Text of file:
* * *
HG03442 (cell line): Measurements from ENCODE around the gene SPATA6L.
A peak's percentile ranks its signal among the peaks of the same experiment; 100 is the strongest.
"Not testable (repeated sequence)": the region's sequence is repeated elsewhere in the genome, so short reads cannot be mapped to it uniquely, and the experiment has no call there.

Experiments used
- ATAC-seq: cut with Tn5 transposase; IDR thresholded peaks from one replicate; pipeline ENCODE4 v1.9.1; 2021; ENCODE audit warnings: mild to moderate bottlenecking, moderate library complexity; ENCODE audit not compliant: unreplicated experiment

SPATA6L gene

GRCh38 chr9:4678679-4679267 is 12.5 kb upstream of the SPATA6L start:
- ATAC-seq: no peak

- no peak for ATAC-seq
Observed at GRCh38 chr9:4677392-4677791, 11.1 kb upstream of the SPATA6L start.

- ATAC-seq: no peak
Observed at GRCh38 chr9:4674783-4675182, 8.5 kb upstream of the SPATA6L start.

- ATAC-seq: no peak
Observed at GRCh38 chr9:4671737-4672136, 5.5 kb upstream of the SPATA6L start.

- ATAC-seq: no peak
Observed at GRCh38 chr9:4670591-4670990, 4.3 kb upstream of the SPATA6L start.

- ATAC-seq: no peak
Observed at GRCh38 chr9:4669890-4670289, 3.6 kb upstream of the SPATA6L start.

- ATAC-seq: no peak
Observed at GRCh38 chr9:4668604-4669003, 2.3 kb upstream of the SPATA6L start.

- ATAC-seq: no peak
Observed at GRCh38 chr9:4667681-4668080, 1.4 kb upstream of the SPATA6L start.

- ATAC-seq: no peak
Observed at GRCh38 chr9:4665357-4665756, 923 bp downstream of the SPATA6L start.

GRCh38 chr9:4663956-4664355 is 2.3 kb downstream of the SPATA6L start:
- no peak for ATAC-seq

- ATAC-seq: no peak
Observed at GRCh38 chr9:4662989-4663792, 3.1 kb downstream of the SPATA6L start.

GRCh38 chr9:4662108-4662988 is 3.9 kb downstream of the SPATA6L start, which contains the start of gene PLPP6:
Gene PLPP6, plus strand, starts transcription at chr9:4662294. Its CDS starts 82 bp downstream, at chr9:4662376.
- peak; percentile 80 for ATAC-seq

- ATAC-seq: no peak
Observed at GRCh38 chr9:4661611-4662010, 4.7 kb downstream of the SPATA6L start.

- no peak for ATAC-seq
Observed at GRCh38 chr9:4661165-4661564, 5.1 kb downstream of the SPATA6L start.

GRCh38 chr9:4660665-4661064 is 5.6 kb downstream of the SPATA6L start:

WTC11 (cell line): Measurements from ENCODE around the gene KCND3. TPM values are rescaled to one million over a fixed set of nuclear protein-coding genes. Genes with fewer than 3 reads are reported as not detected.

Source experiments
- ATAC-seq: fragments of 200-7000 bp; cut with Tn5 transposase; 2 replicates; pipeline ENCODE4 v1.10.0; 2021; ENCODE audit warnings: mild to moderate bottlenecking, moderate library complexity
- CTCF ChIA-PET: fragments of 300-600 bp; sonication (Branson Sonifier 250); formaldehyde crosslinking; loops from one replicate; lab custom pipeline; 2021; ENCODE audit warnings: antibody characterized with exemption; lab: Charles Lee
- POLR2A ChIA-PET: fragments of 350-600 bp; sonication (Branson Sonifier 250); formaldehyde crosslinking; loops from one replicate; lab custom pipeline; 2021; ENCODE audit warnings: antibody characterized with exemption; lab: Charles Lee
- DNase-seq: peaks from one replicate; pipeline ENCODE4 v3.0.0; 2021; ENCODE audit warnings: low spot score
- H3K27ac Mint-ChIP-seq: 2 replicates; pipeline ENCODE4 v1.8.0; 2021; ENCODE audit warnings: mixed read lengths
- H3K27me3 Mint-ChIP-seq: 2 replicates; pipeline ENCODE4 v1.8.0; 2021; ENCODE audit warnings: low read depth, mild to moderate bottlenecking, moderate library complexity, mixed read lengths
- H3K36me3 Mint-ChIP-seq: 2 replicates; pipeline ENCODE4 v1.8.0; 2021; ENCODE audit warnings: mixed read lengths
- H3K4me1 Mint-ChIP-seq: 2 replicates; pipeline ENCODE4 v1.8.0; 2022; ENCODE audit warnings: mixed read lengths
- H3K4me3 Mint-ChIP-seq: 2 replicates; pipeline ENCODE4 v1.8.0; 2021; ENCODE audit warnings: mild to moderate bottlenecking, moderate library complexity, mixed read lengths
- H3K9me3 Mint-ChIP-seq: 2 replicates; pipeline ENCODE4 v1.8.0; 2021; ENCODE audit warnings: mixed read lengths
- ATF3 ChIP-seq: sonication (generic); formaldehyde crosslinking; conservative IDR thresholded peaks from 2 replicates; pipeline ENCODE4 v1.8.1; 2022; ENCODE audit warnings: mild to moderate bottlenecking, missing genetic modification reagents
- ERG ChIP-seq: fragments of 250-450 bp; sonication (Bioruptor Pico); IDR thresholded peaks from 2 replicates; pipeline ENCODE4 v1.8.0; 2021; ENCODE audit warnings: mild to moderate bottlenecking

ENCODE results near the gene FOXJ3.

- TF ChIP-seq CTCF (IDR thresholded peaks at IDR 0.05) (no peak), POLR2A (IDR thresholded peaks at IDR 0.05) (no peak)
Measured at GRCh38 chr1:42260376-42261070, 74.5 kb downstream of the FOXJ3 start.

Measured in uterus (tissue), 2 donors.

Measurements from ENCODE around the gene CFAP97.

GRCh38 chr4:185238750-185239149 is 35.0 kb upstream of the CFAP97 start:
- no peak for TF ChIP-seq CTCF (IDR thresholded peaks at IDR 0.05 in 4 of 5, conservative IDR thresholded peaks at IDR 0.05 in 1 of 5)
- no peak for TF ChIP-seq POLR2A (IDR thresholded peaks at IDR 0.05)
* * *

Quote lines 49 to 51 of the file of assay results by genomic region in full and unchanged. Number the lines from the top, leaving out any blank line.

- ATF3 ChIP-seq: sonication (generic); formaldehyde crosslinking; conservative IDR thresholded peaks from 2 replicates; pipeline ENCODE4 v1.8.1; 2022; ENCODE audit warnings: mild to moderate bottlenecking, missing genetic modification reagents
- ERG ChIP-seq: fragments of 250-450 bp; sonication (Bioruptor Pico); IDR thresholded peaks from 2 replicates; pipeline ENCODE4 v1.8.0; 2021; ENCODE audit warnings: mild to moderate bottlenecking

ENCODE results near the gene FOXJ3.